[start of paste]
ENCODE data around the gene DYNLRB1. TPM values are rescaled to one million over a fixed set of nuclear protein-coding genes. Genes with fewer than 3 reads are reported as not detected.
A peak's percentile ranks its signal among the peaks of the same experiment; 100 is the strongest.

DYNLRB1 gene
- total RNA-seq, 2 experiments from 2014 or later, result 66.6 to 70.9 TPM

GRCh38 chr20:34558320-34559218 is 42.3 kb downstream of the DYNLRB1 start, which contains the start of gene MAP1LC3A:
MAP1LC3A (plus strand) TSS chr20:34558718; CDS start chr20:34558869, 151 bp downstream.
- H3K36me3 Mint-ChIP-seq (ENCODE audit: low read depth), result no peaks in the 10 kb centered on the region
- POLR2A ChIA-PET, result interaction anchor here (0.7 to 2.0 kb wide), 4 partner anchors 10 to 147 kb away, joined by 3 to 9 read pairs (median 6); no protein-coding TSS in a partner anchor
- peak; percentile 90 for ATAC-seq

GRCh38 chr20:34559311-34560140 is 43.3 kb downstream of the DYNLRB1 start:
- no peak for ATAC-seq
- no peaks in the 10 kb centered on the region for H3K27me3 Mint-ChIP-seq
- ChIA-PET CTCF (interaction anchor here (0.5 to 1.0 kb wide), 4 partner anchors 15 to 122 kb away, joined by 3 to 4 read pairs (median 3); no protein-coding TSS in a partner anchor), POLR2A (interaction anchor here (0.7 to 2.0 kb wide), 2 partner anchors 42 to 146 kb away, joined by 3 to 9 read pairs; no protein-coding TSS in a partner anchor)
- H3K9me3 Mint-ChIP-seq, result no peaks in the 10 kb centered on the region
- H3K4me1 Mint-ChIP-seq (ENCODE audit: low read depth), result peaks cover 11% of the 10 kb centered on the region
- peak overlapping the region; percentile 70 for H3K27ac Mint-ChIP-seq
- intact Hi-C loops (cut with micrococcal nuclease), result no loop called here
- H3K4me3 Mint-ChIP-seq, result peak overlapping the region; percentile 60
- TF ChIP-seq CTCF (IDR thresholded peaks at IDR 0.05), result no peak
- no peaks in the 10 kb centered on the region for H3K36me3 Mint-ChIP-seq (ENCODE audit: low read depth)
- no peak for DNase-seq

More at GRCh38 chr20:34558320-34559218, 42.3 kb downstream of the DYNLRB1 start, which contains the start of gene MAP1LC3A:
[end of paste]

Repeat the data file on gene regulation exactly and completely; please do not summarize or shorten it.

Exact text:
ENCODE data around the gene DYNLRB1. TPM values are rescaled to one million over a fixed set of nuclear protein-coding genes. Genes with fewer than 3 reads are reported as not detected.
A peak's percentile ranks its signal among the peaks of the same experiment; 100 is the strongest.

DYNLRB1 gene
- total RNA-seq, 2 experiments from 2014 or later, result 66.6 to 70.9 TPM

GRCh38 chr20:34558320-34559218 is 42.3 kb downstream of the DYNLRB1 start, which contains the start of gene MAP1LC3A:
MAP1LC3A (plus strand) TSS chr20:34558718; CDS start chr20:34558869, 151 bp downstream.
- H3K36me3 Mint-ChIP-seq (ENCODE audit: low read depth), result no peaks in the 10 kb centered on the region
- POLR2A ChIA-PET, result interaction anchor here (0.7 to 2.0 kb wide), 4 partner anchors 10 to 147 kb away, joined by 3 to 9 read pairs (median 6); no protein-coding TSS in a partner anchor
- peak; percentile 90 for ATAC-seq

GRCh38 chr20:34559311-34560140 is 43.3 kb downstream of the DYNLRB1 start:
- no peak for ATAC-seq
- no peaks in the 10 kb centered on the region for H3K27me3 Mint-ChIP-seq
- ChIA-PET CTCF (interaction anchor here (0.5 to 1.0 kb wide), 4 partner anchors 15 to 122 kb away, joined by 3 to 4 read pairs (median 3); no protein-coding TSS in a partner anchor), POLR2A (interaction anchor here (0.7 to 2.0 kb wide), 2 partner anchors 42 to 146 kb away, joined by 3 to 9 read pairs; no protein-coding TSS in a partner anchor)
- H3K9me3 Mint-ChIP-seq, result no peaks in the 10 kb centered on the region
- H3K4me1 Mint-ChIP-seq (ENCODE audit: low read depth), result peaks cover 11% of the 10 kb centered on the region
- peak overlapping the region; percentile 70 for H3K27ac Mint-ChIP-seq
- intact Hi-C loops (cut with micrococcal nuclease), result no loop called here
- H3K4me3 Mint-ChIP-seq, result peak overlapping the region; percentile 60
- TF ChIP-seq CTCF (IDR thresholded peaks at IDR 0.05), result no peak
- no peaks in the 10 kb centered on the region for H3K36me3 Mint-ChIP-seq (ENCODE audit: low read depth)
- no peak for DNase-seq

More at GRCh38 chr20:34558320-34559218, 42.3 kb downstream of the DYNLRB1 start, which contains the start of gene MAP1LC3A: